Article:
Tory leadership hopefuls and their potential tax policies

Tory leadership hopefuls and their potential tax policies
Boris Johnson will step down as prime minister in September (Jessica Taylor/UK Parliament via AP)

On September 6 this year, the UK will have a new prime minster, after Boris Johnson agreed to step down after the summer parliamentary recess.

Five Conservative MPs are currently in the running for the top job and their campaigns are in full swing.

With soaring inflation, concerns over a larger-than-expected jump in energy prices later this year and a hike in interest rates, tax has become one of the biggest issues debated.

Potential tax changes include cuts in income tax, scrapping the social care levy, and cutting VAT on energy bills.

Five MPs are still in the running for Tory leader, as of today (July 14), their potential tax policies are outlined below.

Penny Mordaunt

Trade minister Penny Mordaunt said she will increase income tax thresholds for basic and middle income earners in line with inflation if she wins the Tory leadership vote.

In an op-ed for The Telegraph, Mordaunt said she rejected the “oversimplification” of how the current economic challenges are addressed.

She outlined that she will drive growth and competition, but will pioneer “sound money” and will implement fiscal rules to ensure that debt as a percentage of GDP falls over time.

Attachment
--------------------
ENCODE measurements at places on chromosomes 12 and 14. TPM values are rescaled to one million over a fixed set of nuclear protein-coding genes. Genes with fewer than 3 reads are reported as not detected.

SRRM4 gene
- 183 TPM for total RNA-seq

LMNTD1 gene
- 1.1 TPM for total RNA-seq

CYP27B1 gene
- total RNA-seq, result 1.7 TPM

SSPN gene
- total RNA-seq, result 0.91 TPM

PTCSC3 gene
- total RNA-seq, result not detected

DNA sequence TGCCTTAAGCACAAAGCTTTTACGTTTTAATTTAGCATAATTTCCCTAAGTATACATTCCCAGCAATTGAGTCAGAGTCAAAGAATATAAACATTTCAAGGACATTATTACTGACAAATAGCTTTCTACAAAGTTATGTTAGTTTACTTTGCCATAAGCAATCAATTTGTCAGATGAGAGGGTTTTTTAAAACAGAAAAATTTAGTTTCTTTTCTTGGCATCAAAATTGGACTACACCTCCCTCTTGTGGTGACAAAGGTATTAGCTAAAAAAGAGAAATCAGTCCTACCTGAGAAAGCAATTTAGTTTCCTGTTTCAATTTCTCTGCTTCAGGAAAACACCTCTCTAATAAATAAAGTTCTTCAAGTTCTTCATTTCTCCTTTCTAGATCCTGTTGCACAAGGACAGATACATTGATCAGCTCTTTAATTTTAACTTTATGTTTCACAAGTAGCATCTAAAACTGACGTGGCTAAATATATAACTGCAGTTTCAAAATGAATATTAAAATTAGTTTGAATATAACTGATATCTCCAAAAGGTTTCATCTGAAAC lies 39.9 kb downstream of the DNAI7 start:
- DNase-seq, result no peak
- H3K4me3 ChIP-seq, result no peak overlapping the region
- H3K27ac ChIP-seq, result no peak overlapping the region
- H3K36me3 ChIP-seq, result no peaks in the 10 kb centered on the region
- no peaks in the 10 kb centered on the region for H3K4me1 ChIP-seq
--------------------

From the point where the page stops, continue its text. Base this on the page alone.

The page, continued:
Mordaunt also said she will work with the Bank of England to focus on getting inflation under control, noting its independence from the government. 

Tax simplification is important, she added, to reduce the “bureaucratic burden” on taxpayers.

“Cutting tax is welcome, however this must be accompanied by a programme of economic reform, with a critical focus on competition,” she said.

Income tax currently accounts for £228bn of the £916bn raised by the Treasury each year, with a cut of 1 per cent equating to £5.25bn less for government coffers each year.

For a salary of £26,000 a year, a 1 per cent tax cut would result in a £134 saving.

Chris Etherington, partner at RSM, said: “As tax cuts go, reducing the basic rate of income tax will be incredibly expensive. 

“It is an eye-catching and a relatively simple measure to implement but its benefit will be heavily diluted as it is spread across all taxpayers.”

Finally, Mordaunt has signalled she will cut fuel duty by 50 per cent, to be funded by the increased tax revenues from VAT due to inflation.

Rishi Sunak

In his resignation letter last week, Sunak hinted at prior clashes with Boris Johnston over tax changes, and the former chancellor has warned the other leadership contenders against making unsustainable tax cuts.

One aspect of the argument has been reported to be Sunak’s refusal to cut corporation tax.

Business leaders have hit out at the potential policy, saying it is a tax levied on profits at a time when many companies are facing recession.